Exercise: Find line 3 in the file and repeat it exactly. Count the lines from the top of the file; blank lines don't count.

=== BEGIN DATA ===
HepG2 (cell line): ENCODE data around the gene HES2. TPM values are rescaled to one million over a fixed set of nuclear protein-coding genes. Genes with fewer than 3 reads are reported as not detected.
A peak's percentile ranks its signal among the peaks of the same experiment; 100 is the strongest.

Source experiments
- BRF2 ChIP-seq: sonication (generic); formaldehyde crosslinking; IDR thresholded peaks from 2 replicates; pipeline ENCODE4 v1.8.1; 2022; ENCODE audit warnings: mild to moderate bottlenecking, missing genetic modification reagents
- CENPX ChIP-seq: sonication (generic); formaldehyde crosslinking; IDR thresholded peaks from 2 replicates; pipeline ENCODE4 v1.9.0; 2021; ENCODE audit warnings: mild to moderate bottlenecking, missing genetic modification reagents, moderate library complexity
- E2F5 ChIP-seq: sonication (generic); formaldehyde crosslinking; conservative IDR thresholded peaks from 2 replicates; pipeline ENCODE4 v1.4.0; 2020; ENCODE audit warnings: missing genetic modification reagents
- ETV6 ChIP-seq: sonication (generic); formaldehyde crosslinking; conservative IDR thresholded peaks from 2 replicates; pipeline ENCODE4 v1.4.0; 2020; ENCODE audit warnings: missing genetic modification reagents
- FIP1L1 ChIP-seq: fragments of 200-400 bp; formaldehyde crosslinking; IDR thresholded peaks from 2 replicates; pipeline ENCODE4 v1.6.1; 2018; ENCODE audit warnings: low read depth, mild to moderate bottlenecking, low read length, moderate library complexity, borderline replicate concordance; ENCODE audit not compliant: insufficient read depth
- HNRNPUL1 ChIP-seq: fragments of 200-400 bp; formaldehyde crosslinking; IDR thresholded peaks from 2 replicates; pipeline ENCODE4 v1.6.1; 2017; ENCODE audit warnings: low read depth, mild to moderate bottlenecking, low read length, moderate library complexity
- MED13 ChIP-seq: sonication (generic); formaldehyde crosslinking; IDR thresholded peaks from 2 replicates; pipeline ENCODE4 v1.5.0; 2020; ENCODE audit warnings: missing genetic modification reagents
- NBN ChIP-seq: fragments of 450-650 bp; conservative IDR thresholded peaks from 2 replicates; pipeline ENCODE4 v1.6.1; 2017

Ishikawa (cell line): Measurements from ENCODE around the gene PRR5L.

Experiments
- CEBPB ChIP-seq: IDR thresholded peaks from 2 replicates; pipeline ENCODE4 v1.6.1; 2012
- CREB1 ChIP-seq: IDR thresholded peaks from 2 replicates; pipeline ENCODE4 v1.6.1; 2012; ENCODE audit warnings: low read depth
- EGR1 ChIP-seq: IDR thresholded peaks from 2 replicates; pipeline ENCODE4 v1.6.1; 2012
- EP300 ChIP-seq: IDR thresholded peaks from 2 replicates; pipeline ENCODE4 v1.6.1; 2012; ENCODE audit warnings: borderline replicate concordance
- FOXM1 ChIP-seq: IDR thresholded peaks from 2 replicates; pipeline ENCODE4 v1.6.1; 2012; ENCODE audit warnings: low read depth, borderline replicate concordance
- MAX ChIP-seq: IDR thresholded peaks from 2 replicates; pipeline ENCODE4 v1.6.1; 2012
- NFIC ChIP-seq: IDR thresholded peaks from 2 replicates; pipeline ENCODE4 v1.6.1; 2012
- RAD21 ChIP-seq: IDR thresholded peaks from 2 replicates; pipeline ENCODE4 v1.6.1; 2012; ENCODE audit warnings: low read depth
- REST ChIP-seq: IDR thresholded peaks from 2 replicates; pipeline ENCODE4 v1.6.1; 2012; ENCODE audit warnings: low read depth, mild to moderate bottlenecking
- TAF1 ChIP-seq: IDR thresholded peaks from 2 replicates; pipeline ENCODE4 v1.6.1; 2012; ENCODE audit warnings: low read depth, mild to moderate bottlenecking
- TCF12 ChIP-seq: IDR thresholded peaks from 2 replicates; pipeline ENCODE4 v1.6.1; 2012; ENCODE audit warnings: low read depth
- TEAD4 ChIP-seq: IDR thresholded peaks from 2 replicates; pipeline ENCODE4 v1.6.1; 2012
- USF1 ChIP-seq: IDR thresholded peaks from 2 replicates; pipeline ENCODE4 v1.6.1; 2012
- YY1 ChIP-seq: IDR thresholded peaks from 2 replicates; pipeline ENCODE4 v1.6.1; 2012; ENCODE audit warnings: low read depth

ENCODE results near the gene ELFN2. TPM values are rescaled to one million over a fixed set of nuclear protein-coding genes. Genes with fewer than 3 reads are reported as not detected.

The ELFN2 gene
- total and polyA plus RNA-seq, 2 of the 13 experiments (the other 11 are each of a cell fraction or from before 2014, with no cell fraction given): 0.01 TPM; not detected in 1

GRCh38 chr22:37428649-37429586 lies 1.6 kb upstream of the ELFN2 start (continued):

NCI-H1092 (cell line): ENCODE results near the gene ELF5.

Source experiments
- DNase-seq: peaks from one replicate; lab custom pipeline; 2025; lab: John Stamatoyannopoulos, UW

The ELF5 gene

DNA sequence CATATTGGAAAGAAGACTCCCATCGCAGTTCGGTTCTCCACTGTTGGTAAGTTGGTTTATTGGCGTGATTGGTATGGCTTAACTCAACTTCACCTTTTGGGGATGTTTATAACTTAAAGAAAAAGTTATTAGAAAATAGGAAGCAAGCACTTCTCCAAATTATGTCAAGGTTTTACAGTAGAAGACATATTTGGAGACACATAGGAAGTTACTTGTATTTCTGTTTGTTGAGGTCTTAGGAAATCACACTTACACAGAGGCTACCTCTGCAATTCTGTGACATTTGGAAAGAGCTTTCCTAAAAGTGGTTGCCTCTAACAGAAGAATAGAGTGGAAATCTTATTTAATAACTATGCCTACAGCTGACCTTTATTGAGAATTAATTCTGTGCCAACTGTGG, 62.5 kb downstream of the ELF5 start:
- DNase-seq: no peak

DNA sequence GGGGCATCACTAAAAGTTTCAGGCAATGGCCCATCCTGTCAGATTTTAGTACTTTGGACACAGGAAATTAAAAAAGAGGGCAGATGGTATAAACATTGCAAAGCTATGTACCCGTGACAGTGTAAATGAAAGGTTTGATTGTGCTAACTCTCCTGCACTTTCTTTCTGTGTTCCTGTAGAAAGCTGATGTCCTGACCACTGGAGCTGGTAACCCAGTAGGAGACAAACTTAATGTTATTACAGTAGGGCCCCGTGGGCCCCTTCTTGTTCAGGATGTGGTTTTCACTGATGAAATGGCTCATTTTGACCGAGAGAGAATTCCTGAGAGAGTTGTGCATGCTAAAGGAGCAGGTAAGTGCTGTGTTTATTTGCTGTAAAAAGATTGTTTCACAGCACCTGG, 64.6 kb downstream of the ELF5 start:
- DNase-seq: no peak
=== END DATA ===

Source experiments